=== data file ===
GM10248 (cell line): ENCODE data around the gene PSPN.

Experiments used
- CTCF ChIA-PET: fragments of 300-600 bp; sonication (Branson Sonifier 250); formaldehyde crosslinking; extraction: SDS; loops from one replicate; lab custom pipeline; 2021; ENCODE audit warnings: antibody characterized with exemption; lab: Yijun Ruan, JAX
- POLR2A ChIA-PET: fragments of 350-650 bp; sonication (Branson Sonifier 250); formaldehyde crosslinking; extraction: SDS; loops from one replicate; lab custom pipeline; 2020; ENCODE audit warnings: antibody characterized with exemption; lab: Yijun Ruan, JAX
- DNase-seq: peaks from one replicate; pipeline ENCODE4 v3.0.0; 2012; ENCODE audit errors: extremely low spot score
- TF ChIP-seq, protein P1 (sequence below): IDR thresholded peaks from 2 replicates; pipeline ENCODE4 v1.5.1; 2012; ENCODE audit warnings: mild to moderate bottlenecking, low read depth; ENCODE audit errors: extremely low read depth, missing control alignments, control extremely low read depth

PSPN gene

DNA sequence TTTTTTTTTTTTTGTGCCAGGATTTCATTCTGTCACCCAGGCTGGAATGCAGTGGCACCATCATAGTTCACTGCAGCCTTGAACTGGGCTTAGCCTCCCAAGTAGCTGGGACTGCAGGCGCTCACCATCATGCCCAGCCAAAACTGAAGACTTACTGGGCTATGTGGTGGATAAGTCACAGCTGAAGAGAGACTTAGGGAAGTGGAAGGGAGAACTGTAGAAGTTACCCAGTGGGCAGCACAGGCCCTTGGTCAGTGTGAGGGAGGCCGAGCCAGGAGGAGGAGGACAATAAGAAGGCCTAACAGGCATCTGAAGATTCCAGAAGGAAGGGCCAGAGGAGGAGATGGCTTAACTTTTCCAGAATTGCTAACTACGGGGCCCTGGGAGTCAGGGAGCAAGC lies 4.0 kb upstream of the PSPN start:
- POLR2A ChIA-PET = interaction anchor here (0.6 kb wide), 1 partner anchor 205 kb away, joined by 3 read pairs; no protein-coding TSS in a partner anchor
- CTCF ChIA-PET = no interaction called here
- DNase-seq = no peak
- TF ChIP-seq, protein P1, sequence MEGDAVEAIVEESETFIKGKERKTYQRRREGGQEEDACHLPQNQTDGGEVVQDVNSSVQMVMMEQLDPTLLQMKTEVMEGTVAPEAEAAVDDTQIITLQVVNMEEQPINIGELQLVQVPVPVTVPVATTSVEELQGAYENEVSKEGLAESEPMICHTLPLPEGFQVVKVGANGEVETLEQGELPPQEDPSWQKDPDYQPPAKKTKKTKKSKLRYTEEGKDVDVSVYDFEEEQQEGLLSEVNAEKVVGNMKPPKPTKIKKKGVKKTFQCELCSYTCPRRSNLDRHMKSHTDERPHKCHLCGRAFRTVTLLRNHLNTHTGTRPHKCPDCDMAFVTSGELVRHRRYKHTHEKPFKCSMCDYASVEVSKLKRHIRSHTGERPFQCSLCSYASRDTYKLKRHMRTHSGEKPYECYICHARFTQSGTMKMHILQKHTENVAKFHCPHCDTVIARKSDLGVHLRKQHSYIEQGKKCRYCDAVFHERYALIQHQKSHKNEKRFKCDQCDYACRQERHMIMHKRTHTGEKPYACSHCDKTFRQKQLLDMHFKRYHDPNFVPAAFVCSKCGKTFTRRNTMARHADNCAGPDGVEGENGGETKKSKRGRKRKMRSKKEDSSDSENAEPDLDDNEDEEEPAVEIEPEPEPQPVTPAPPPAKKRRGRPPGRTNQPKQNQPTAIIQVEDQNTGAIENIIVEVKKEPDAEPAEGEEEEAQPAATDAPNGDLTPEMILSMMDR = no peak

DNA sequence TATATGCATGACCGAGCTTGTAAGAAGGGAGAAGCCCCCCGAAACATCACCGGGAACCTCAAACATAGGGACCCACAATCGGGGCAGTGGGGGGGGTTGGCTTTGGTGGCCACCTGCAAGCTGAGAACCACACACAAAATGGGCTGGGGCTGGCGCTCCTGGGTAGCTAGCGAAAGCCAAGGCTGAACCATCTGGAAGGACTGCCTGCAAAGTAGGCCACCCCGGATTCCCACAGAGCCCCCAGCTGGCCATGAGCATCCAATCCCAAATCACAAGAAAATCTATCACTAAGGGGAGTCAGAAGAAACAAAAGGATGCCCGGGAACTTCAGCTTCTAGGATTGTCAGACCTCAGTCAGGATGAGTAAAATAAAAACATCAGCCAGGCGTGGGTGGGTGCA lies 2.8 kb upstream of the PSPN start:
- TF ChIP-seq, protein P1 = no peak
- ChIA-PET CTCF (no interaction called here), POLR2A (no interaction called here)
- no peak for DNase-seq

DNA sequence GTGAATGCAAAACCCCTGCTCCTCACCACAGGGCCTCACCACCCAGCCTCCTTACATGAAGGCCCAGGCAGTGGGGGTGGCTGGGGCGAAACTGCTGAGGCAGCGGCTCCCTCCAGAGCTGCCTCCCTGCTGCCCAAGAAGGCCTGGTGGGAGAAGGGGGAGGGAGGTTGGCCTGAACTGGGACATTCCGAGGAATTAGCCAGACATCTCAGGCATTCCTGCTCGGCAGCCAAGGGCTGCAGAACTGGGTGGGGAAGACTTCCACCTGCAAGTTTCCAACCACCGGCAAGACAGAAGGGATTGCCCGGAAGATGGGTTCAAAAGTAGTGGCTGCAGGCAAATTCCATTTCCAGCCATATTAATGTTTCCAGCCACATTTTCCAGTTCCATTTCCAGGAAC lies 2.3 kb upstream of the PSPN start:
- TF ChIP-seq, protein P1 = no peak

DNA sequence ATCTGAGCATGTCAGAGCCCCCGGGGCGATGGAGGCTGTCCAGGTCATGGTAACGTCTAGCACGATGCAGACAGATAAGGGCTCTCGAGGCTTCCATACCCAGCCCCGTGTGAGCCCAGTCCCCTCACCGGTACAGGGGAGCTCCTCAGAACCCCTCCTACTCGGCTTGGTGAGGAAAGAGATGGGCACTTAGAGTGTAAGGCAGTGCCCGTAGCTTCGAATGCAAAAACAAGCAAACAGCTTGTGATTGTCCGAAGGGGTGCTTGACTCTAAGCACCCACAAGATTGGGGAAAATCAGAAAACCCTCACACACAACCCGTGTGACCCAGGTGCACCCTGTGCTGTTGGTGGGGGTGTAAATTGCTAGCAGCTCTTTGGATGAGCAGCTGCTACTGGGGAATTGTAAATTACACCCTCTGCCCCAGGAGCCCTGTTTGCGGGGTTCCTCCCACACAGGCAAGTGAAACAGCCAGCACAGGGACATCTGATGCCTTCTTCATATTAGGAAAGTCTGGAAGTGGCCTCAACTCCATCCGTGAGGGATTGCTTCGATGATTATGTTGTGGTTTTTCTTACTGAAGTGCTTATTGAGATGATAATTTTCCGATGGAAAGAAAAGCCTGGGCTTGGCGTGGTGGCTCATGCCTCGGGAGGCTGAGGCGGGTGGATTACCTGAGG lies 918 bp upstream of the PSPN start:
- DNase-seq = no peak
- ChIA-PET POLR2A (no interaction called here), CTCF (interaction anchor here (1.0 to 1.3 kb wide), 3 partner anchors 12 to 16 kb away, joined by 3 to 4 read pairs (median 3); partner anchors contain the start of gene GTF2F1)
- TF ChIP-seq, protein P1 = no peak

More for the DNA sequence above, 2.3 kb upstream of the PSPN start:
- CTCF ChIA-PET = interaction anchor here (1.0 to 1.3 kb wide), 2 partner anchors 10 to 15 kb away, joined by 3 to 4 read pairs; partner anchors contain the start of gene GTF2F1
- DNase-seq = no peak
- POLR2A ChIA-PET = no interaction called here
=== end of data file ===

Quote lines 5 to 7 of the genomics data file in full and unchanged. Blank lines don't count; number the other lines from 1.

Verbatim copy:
- DNase-seq: peaks from one replicate; pipeline ENCODE4 v3.0.0; 2012; ENCODE audit errors: extremely low spot score
- TF ChIP-seq, protein P1 (sequence below): IDR thresholded peaks from 2 replicates; pipeline ENCODE4 v1.5.1; 2012; ENCODE audit warnings: mild to moderate bottlenecking, low read depth; ENCODE audit errors: extremely low read depth, missing control alignments, control extremely low read depth

PSPN gene